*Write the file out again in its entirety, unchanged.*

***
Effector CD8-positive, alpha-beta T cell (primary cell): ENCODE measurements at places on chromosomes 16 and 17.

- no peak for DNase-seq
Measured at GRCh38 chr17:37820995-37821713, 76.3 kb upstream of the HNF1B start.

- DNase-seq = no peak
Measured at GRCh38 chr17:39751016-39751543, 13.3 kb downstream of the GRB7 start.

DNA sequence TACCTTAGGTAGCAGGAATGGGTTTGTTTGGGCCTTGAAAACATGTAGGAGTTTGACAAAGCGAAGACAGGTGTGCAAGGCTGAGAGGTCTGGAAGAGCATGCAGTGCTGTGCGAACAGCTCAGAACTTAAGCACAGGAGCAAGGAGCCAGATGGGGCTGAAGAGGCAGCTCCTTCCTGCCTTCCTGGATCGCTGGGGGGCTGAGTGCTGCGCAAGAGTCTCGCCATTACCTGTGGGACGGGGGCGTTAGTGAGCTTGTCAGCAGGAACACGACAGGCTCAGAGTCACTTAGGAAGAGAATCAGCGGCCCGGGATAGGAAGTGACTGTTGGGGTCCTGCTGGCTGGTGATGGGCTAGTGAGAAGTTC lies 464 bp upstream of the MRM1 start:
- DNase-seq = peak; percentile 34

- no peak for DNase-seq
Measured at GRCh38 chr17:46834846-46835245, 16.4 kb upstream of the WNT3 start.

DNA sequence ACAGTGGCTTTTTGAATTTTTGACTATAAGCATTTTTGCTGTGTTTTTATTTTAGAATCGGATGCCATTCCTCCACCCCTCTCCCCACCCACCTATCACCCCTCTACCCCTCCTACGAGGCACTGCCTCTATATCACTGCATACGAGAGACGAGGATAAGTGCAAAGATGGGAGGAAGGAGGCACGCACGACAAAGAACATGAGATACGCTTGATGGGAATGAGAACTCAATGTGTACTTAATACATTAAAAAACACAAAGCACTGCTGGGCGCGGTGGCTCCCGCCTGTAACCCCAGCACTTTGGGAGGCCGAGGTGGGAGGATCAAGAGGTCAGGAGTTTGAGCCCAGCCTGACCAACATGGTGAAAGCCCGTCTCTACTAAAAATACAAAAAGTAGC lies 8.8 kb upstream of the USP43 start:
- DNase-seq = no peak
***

Effector CD8-positive, alpha-beta T cell (primary cell): ENCODE measurements at places on chromosomes 16 and 17.

- no peak for DNase-seq
Measured at GRCh38 chr17:37820995-37821713, 76.3 kb upstream of the HNF1B start.

- DNase-seq = no peak
Measured at GRCh38 chr17:39751016-39751543, 13.3 kb downstream of the GRB7 start.

DNA sequence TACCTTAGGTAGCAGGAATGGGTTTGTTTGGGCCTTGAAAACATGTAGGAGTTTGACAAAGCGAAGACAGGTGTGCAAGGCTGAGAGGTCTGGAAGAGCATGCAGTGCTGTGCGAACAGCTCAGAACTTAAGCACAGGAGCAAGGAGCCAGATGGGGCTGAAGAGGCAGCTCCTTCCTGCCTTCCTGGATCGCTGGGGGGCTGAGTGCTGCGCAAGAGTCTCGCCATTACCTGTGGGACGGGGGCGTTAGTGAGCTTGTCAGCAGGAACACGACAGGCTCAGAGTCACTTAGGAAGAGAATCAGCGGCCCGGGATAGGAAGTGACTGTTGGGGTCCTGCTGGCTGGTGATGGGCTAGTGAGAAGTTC lies 464 bp upstream of the MRM1 start:
- DNase-seq = peak; percentile 34

- no peak for DNase-seq
Measured at GRCh38 chr17:46834846-46835245, 16.4 kb upstream of the WNT3 start.

DNA sequence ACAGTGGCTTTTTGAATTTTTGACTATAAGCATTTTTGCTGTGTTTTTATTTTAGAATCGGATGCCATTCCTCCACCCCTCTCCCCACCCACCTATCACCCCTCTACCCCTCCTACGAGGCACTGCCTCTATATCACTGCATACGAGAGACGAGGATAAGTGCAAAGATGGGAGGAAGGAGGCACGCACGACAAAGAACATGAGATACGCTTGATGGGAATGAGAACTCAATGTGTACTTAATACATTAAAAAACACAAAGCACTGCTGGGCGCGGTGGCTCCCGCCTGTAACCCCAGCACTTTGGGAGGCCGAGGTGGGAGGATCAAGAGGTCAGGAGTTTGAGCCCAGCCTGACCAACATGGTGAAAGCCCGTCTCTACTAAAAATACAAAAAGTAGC lies 8.8 kb upstream of the USP43 start:
- DNase-seq = no peak